I’ve been reading a lot of psychoanalytical interpretations of anorexia. I’m not always convinced by some of the wackier explanations of our unconscious motivations and I think there’s a dangerous suggestion of victim-blaming in a lot of psychoanalysis. And a lot of dicks, of course. Nevertheless, I think they have some interesting general ideas for an anorectic to try on for size, even if they ultimately don’t fit for that individual.
Personally, after faking my way through lots of superficial, unsatisfying and ineffective Cognitive Behavioural Therapy I feel I need to go deeper.
….God, everything I type now sounds like some kind of innuendo, thanks a bunch, Freud.
The psychoanalytical Object-Relations theory attributes our current problems largely to failures to negotiate developmental stages in early childhood. These failures to form a coherent sense of ourselves and the world around us manifest in our unconscious mind, a source of dissonance between how we perceive the world consciously and our maladjusted unconscious motivations and fears. Well, that’s my generalised understanding; I’m sure google will direct you to a lot more expert info.
I’d already come to see my ED as anchored in two issues: Boundaries and my lacking Sense of Self. Psychoanalysis explains these quite well with the suggestion that as a baby (and perhaps throughout life) I struggled with the process of Self-Individuation.
I perceive my boundaries or lack thereof very acutely. Not only have they been violated quite traumatically in the past, they feel very flimsy and always in danger of being washed away by forces outside of myself – other people, their wishes, life events. I don’t like to be touched, at least not unexpectedly. I’m very protective of my personal space, very private, secretive. I also have trouble adjusting my boundaries appropriately; I’m either sealed up within myself, admitting no one or I’m wide open and feel I’m being steamrollered by other people. My walls are either impenetrable or non-existent.
Stemming form my uncertain psychic, emotional, physical boundaries is my equally weak sense of self. Where do other people end and I begin? Is my body part of myself? Am I in danger of being subsumed and annihilated by my environment? These sound like ridiculous questions to my conscious, thinking mind but they feel like legitimate concerns. Underlying my constant nameless dread it feels like there’s a subconscious, id-level belief that I really might be annihilated. Why do I panic for apparently no reason? Why do some minor problems suddenly start to feel like a full on fight-or flight survival crisis? I’m willing to believe it’s because a primitive, confused part of me is actually afraid of psychic death if I let down my walls, my impermeable boundaries and allow my self to meet with my environment.
And it’s easy to see that restricting my food intake might follow on from this subconscious belief. My physical self is somewhere I can appease my fear of violation, my lack of strong boundaries. Food is a foreign substance, part of my hostile environment, not part of myself. It could even come to represent everything outside of myself – all physical or abstract threats. If I control it, allow in only small, comfortable amounts I can remain intact. The whole external world might be a tsunami poised to wash me away but I can find some relief from that fear in this one act of control.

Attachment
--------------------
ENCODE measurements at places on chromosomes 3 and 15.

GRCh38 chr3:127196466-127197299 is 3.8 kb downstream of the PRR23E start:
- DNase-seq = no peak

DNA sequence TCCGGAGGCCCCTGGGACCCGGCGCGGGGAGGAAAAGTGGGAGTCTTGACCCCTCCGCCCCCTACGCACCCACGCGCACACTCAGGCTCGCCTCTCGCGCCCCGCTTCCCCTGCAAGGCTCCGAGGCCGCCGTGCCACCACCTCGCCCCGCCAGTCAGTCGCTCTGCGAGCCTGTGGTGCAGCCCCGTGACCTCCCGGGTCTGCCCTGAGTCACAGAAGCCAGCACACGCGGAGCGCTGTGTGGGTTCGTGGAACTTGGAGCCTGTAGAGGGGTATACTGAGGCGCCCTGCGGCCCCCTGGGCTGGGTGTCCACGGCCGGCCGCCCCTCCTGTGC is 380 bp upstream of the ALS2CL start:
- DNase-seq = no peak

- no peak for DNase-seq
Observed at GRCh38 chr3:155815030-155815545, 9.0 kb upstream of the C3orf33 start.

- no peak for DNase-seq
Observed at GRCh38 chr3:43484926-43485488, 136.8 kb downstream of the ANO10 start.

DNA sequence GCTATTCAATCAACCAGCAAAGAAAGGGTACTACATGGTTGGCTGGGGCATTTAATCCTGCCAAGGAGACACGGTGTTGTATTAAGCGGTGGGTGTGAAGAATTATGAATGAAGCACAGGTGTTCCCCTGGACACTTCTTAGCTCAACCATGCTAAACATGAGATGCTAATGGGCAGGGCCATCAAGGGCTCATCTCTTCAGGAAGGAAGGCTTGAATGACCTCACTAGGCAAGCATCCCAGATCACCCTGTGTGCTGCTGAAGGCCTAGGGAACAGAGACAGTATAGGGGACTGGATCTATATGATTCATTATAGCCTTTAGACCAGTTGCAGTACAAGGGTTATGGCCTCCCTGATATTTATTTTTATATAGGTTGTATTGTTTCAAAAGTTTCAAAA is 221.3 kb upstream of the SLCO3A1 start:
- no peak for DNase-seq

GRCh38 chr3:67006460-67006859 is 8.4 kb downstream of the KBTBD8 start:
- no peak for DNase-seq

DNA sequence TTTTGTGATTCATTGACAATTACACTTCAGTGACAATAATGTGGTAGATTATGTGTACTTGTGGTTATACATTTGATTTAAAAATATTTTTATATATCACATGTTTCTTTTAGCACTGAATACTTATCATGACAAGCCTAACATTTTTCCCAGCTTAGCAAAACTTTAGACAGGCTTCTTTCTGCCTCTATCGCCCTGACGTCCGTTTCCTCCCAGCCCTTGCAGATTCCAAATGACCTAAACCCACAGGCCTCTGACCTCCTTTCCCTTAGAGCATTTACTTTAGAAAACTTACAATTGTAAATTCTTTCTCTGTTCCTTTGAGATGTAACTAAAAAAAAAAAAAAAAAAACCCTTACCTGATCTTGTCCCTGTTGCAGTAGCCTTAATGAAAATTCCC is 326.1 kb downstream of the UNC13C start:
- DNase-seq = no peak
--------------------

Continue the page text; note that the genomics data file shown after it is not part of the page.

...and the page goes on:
Some have theorised that the emaciated anorexic body is an attempt to communicate inner distress, that it’s a message to the world. I’ve never bought into that, instead I think the emaciation is mostly just a side-effect. The real act being played out with my body is for an audience of one: myself. It’s where I get to claw back some control so I can feel safe. That’s why demands made of me to eat, or eat more than my self-imposed level of restriction feel so impossible to acquiesce to. Firstly, they are demands from other people, objects outside my self which in my binary state of boundaries-up/boundaries-down I can’t risk acknowledging. The fate I’m trying to avoid by not eating is psychic doom, annihilation so by asking me to eat, I feel they might as well be asking me to jump off a cliff. My rational conscious mind has always been baffled by my incredibly strong feelings in this situation, why am I so adverse to eating? I now think it’s because to eat symbolises the destruction of my boundaries, the loss of myself. In essence, at a dumb subconscious level I think food will kill me.
Does all this dramatic introspection make sense? I’m never sure when I write if I am actually organising the information coherently. And it doesn’t help that when it comes to ED etiology and the subconscious I’m feeling around in the dark.
Plus, knowing these things doesn’t instantly cure me of my need to restrict. I’m not sure if it’s supposed to or if I should instead just learn to work around my issues without trying to cure them completely. I certainly find I’m able to pay closer attention to my feelings and motivations as opposed to what I think I should be feeling. Sometimes I feel bad for weird or inappropriate or unclear reasons and that’s okay. I don’t have to deny feeling bad just because I can’t find a worthy or simple reason for my feelings.